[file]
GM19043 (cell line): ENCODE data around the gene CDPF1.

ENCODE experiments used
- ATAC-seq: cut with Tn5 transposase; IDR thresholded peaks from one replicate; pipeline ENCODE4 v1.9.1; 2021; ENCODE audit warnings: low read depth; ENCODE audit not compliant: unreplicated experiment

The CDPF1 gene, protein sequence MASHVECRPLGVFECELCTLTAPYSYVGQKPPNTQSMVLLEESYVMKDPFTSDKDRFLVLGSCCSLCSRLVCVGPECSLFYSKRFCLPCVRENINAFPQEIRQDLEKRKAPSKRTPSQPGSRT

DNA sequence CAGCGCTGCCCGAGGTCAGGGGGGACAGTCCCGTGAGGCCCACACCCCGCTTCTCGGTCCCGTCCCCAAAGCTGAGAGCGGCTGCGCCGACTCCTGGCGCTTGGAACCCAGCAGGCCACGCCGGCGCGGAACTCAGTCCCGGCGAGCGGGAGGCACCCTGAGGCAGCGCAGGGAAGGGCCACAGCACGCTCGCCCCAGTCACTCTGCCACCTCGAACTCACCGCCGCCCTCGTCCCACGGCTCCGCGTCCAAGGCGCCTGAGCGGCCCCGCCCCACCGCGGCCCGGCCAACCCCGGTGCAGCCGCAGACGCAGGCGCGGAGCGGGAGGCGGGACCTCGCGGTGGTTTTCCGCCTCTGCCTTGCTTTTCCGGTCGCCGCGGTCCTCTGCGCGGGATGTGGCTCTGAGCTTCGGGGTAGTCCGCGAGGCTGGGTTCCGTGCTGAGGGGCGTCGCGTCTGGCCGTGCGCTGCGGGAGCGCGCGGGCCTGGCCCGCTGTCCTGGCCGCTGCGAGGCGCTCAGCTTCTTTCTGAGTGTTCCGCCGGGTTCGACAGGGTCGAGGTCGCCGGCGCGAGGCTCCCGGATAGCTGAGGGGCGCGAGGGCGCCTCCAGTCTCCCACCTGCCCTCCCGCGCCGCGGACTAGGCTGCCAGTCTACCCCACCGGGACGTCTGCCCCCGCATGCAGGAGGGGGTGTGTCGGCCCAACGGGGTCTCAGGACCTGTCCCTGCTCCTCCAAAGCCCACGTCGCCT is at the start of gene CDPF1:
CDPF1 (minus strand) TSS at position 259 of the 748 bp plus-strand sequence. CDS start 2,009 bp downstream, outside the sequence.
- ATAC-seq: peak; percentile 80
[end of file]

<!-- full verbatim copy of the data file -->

GM19043 (cell line): ENCODE data around the gene CDPF1.

ENCODE experiments used
- ATAC-seq: cut with Tn5 transposase; IDR thresholded peaks from one replicate; pipeline ENCODE4 v1.9.1; 2021; ENCODE audit warnings: low read depth; ENCODE audit not compliant: unreplicated experiment

The CDPF1 gene, protein sequence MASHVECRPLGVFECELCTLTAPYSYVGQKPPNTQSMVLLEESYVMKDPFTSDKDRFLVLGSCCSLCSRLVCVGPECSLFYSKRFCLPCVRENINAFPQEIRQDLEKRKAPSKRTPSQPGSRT

DNA sequence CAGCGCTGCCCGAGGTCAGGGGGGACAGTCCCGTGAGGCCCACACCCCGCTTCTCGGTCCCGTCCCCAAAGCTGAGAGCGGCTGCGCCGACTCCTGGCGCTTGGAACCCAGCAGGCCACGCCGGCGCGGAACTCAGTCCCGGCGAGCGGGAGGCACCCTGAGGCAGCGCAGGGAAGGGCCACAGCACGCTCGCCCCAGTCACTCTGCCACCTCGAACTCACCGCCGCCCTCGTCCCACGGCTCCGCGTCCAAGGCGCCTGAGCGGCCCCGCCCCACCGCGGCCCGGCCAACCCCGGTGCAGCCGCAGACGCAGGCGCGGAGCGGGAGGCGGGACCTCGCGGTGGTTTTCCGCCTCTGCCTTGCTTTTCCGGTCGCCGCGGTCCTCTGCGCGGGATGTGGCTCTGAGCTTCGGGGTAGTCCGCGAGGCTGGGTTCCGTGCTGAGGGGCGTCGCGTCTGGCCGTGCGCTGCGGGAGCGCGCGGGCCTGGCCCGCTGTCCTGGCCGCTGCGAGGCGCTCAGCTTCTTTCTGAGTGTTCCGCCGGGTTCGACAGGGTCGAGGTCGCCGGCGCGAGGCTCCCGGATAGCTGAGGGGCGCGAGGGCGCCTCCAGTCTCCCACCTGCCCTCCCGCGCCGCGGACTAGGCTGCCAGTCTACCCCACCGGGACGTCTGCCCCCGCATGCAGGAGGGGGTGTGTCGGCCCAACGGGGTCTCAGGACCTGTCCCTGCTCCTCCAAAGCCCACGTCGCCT is at the start of gene CDPF1:
CDPF1 (minus strand) TSS at position 259 of the 748 bp plus-strand sequence. CDS start 2,009 bp downstream, outside the sequence.
- ATAC-seq: peak; percentile 80